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AWE Aldermaston

8. Mr. David Rendel (Newbury): What plans he has to extend the existing contractual arrangements at AWE until the DTI report on BNFL has been published. [113695]

The Minister for the Armed Forces (Mr. John Spellar): As I informed the House on 1 March, existing contract arrangements could be extended or direct MOD management imposed if, for whatever reason, we judge

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that AWE ML is unable to take over responsibility for the management and operation of the atomic weapons establishment as scheduled on 1 April.

Mr. Rendel: Does not the Minister recognise that employees at Aldermaston and residents in the surrounding area are deeply upset at the delays in coming to a final conclusion? Would not it be far better at least to announce today that the new contract has been postponed until the review of BNFL is published in mid April, to put those residents and employees out of their misery? Would not it be better still to announce that the new contract has been cancelled, given the grossly irresponsible attitude to safety of both BNFL and Lockheed Martin, the two main parties to that contract?

Mr. Spellar: I am sorry that the hon. Gentleman takes the attitude of sentence first and trial afterwards. As he is fully aware--he alluded to it in his question--an inquiry is taking place. My right hon. Friend the Minister for Energy and Competitiveness in Europe has tasked the chairman of BNFL to undertake a thorough review of the company's affairs leading up to its recent difficulties. It would be quite inappropriate to pre-empt the inquiry by making a firm and final decision. That is why, as I said in the House on 1 March, we are keeping our options open--but, unfortunately, we are unable at this stage to announce to the House the outcome of the discussions and inquiries. We must wait until the full evidence is available.

Mr. Martin Salter (Reading, West): Is my hon. Friend aware that only this morning the company currently managing AWE Aldermaston, Hunting-BRAE Ltd., launched what it believed would be its final annual report on its seven years in charge of the atomic weapons establishment? Does he accept that the continuing uncertainty regarding the future of the establishment and its management regime is damaging confidence in the establishment as a whole? Does he further accept that, in view of the fact that the Department of Trade and Industry report into the disgraceful behaviour of BNFL is not due out until 15 April and the new management arrangements at AWE Aldermaston are due to kick in on 1 April, it is time that the Government made their intentions crystal clear?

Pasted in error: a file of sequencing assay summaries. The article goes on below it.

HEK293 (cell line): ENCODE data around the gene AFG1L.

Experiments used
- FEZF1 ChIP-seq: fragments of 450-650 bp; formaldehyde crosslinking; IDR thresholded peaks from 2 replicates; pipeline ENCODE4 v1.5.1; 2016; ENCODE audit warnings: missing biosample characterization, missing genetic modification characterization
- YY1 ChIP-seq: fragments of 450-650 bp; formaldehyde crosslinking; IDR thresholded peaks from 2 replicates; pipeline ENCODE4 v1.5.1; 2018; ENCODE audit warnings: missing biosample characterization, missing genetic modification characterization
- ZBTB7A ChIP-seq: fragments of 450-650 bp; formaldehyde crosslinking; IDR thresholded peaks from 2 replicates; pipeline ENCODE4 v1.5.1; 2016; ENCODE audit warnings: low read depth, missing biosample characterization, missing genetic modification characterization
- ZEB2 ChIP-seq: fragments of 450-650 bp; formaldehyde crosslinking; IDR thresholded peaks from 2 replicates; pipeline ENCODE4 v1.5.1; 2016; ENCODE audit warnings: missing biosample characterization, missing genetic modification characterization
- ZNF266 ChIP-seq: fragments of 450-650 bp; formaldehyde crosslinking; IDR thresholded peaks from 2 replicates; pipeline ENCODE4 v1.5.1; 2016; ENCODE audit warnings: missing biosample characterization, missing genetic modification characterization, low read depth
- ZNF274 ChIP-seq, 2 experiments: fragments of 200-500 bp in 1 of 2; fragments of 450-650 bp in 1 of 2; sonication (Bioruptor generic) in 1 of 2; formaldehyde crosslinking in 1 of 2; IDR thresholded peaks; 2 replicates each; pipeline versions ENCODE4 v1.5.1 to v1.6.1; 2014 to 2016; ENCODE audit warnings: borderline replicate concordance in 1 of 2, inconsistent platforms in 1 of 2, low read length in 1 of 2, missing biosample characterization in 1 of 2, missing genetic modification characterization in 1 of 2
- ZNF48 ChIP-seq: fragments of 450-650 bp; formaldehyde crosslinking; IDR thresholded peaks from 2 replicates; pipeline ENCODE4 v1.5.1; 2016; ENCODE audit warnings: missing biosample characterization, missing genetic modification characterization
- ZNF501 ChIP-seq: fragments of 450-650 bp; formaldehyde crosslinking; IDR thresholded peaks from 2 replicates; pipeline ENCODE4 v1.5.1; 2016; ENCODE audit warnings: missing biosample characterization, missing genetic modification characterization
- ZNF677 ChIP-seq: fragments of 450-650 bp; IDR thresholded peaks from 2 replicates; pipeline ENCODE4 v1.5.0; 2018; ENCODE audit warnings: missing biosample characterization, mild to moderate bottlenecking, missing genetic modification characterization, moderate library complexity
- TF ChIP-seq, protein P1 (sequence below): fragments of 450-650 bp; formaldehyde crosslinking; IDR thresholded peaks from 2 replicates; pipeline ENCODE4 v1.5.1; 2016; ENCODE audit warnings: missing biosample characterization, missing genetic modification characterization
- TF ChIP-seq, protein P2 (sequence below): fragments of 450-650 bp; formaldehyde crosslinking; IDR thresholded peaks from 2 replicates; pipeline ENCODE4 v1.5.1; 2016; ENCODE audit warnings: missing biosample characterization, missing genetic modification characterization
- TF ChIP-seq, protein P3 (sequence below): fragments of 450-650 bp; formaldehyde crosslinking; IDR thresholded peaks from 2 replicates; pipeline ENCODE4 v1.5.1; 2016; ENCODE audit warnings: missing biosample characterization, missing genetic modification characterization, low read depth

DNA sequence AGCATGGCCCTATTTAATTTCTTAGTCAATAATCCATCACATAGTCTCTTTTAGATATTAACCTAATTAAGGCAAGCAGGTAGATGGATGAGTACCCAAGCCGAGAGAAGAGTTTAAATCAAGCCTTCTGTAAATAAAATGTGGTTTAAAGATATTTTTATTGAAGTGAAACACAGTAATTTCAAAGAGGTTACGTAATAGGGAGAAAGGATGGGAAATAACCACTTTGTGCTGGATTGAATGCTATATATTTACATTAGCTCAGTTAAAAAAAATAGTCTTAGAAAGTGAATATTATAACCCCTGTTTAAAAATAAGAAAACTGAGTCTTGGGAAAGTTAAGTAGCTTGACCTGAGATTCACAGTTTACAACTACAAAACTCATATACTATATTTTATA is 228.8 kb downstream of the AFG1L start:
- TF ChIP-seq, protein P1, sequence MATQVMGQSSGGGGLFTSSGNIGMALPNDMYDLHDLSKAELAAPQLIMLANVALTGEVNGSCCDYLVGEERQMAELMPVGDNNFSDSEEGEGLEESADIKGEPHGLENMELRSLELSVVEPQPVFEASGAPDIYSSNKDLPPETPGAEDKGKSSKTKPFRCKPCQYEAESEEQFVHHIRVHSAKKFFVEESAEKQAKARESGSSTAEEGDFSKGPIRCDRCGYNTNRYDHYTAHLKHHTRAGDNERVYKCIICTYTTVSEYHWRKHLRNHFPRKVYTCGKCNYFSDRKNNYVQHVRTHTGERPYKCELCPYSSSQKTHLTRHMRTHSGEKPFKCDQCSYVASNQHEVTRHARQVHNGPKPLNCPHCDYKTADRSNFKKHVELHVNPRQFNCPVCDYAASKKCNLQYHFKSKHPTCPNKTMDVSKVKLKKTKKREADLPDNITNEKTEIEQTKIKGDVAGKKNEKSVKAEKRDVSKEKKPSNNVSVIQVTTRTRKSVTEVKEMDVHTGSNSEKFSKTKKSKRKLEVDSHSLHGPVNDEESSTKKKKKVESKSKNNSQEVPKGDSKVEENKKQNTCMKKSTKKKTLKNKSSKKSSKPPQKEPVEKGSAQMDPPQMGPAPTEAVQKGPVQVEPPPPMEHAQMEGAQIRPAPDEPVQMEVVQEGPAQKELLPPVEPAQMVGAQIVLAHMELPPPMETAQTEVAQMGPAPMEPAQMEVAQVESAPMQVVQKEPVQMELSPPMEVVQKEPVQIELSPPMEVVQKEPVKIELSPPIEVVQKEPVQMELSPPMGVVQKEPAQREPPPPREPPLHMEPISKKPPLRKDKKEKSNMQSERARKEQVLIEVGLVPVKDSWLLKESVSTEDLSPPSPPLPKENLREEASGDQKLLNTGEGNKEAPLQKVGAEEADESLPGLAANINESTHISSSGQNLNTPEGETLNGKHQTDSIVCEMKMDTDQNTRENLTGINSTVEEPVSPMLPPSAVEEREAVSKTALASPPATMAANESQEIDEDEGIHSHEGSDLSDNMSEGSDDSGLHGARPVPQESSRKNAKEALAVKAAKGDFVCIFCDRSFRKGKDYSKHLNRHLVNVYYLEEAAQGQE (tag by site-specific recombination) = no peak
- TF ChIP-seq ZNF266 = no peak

Mr. Spellar: First, I fully understand the concerns of those who work in Aldermaston or live in the surrounding area, represented by the hon. Member for Newbury (Mr. Rendel) and by my hon. Friend. I fear, though, that my hon. Friend is falling into the same trap as the hon. Gentleman in wishing to predict the outcome of the inquiry into BNFL. We are considering the options. Unfortunately, we have not been able to come to a conclusion before Defence questions today, but by definition there is a requirement to make a decision in the very near future because of the 1 April starting date of the new contract. We are fully aware of that, as well as of the skills and qualities of the work force who will be overwhelmingly the same work force, irrespective of who is managing the contract. As I said, we have a range of options, but we have not yet been able to decide which will be appropriate.

Mr. Julian Brazier (Canterbury): To what extent are the future contractual arrangements for AWE and its sister

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scientific organisation, the Defence Evaluation and Research Agency, being influenced by pressure from the Treasury? Given that both organisations are critical to our procurement process and command enormous respect in their co-operative work with the Americans, should not their futures be determined on their merits alone, and not by factors such as a promised £250 million refund to the Treasury?